Visas, Passports & Travel Documents

If you're not a European Union citizen, you must get a Spanish student visa so you can study in Spain for more than 90 days. This helpful information will help you get this important documentation

General Visa Information

A visa is authorization from a country's government to enter and/or temporarily reside in that country. A Spanish visa is actually a green sticker that's placed on a page in your passport.

Finding out whether you need a visa and then obtaining one if you do is solely your responsibility. Suffolk Madrid cannot intervene in any visa request procedures.

Spanish consulates around the world handle visa applications. Click here (external) to see where to find them, since most require that you apply in person. Although they follow the same general guidelines, specific documentation varies by consulate and some require supplementary forms. Be sure to contact the consulate with jurisdiction over your place of residence for details.

Most consulates require that you make an appointment online, but a few don’t. Check the consulate’s website where you will submit your application.

You need to be enrolled full-time to obtain your student visa. In fact, all consulates will require an acceptance letter in its original form stating that you have been officially accepted to Suffolk Madrid. Don't start this process until you've been accepted!

Once you have been accepted, we strongly encourage you to start this process as early as possible. It can be quite long, and you need to gather various documents.

With few exceptions, you must obtain a student visa to study at Suffolk University Madrid Campus. We can deny enrollment if you arrive in Spain without a valid visa. These exceptions are:

  • If you plan to stay in Spain for 90 days or less, and your country does not require a tourist visa for Spain, you just need a valid passport.
  • If you hold a European Union passport, you don't need a visa.

General Passport Information

A passport allows you to travel to foreign countries. This international identification verifies your nationality. You must have a passport before you can apply for a student visa.

Another Travel Document to Keep in Mind

If you're spending a full year with us, you'll need a Spanish Student Residency Card too once you're in Spain. You'll need to start this process within 30 days of your arrival. Unlike with the visa process, our staff will help you with this.


General Visa Questions

A: A visa allows you to stay longer than the amount of time normally allowed to tourists. It’s a way for governments to control who enters their country and for what reason, and to determine how long they can stay. In order to apply, you need to submit a series of documents to verify the purpose of your stay

A: A short-term visa is for travelers who are going to Spain for business or tourism. Students who are going to study in Spain for at least one semester need to apply for a long-stay visa. There are two types of long-stay visas:

Type 1 is for students who are going to study in Spain for a semester (fewer than 180 days).

Type 2 is for students who are going to study in Spain for an academic year or longer (more than 180 days).


Documents and How to Get Them

A: Check the individual website for the consulate where you’ll submit your application. Each consulate works independently, so additional forms or specific information may be required. Generally speaking, at the time of your appointment you’ll need to submit your:
  • Application form: This form is free and downloadable from the consulate’s website (must be printed double-sided).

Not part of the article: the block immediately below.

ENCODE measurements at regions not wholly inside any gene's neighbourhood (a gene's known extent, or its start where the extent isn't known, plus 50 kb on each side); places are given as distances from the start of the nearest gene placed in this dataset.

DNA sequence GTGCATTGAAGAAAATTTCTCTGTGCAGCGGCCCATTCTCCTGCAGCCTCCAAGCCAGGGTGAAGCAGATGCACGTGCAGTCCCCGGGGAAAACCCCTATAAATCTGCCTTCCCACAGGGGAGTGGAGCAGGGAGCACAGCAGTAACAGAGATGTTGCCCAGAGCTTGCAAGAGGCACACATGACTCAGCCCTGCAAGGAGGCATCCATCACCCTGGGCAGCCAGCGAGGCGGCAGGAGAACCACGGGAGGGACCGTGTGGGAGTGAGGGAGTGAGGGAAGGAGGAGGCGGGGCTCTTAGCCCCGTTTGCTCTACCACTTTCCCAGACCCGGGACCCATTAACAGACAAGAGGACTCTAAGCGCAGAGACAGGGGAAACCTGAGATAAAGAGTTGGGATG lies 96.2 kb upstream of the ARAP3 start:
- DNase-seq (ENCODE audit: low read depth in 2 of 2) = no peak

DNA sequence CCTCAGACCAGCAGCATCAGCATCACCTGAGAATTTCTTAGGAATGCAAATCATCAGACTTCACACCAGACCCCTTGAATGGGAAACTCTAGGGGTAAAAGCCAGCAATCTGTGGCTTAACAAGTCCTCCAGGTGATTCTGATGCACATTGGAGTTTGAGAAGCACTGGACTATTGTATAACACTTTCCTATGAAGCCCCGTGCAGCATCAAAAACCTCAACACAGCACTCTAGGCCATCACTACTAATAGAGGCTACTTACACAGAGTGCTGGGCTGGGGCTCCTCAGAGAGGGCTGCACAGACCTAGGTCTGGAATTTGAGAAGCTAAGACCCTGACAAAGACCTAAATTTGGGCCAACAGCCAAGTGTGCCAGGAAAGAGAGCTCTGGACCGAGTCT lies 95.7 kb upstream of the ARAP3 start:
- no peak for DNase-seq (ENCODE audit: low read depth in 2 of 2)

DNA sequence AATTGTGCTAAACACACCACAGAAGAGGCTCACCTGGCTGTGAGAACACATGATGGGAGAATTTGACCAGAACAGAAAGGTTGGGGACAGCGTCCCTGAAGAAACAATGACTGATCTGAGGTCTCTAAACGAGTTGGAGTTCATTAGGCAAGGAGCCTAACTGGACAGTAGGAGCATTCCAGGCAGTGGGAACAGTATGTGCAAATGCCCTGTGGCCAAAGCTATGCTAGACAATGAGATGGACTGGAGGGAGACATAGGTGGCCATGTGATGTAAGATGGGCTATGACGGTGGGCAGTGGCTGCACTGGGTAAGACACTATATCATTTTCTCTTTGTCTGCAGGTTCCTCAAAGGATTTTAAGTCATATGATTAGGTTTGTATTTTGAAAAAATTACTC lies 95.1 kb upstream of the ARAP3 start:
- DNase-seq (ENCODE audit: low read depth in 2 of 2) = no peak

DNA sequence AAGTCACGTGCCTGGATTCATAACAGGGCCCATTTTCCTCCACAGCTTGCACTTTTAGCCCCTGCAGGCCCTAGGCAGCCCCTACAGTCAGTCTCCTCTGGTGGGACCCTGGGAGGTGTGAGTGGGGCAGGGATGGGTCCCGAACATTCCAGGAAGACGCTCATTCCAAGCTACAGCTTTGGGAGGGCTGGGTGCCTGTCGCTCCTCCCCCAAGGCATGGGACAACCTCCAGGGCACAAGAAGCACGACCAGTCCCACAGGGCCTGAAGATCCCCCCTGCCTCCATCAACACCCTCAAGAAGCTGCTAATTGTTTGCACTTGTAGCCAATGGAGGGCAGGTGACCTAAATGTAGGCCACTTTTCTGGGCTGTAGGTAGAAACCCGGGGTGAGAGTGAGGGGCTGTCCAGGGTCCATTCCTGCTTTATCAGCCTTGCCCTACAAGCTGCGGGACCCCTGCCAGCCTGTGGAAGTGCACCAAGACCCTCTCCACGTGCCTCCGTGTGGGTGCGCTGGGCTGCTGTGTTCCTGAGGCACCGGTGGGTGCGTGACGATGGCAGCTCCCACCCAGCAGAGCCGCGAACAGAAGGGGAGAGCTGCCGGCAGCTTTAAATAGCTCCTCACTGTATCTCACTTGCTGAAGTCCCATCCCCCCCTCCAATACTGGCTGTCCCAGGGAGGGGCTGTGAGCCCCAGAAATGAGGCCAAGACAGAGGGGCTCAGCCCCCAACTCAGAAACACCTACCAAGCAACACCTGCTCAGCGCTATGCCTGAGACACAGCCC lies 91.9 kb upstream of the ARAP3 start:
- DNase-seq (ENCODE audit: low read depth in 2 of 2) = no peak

• Supplement form: Some consulates have a supplement form, in addition to the application form.
  • Passport: Must be valid for the period of your stay in Spain and have at least one blank page.
  • Photos (passport-sized). See your consulate’s website for how many.
  • Letter (the one in Spanish) from Suffolk Madrid: This letter covers the consulate’s requirements for acceptance to the university, name of school, address and registration number, full payment of tuition, subjects of study (bachelor’s degree), and hours per week (full-time). This letter also verifies that you will be staying in our university-sponsored housing and will be covered by our health insurance, Sanitas, and arranges for the repatriation of your mortal remains.
  • Proof of financial means: That same letter (in Spanish, provided by Suffolk Madrid) is usually sufficient, but as a precaution you should take additional information, such as (any one of the following):
    • 1. A notarized letter from your parents or legal guardians assuming full financial responsibility for at least $1,000 per month for your education in Spain. Suggested wording: “I hereby certify that I’m the (father/mother/other) of (...), will support him/her with a monthly allowance of at least $1,000 while he/she is in Spain and that I’m financially responsible for any emergency that may arise.” Your local bank normally provides notary services.
    • 2. A copy of your merit scholarship and/or financial award letter
    • 3. Personal bank account statements showing at least $1,000 per month of stay
  • Visa fee (Note: Most consulates only accept a money order). See the consulate’s website for the most current fee and required payment methods.
  • Non-U.S. citizens must present their U.S. residency card or visa status.
  • If you’ll be under 18 years old when you arrive in Spain, a notarized authorization from your parent/guardian to travel and study abroad.
  • Photocopies of each document

If you’re staying longer than 180 days, there are two additional requirements:

  • Police background check that indicates no arrest record. You’ll find more information further down in this FAQ.
  • Medical certificate. This is a letter from your doctor verifying that you’ve been examined and found in good physical and mental health to study abroad and are free of any illness that would pose a threat to public health according to the International Health Regulations of 2005. You’ll find more information further down in this FAQ.

A: Use Suffolk Madrid’s address as your “address in Spain.” You may change to a different housing option while you’re in Madrid, but Suffolk’s address will remain the same. It’s best to use ours:

(Your Name)
Suffolk University Madrid Campus
Calle de la Viña 3
28003 Madrid
Spain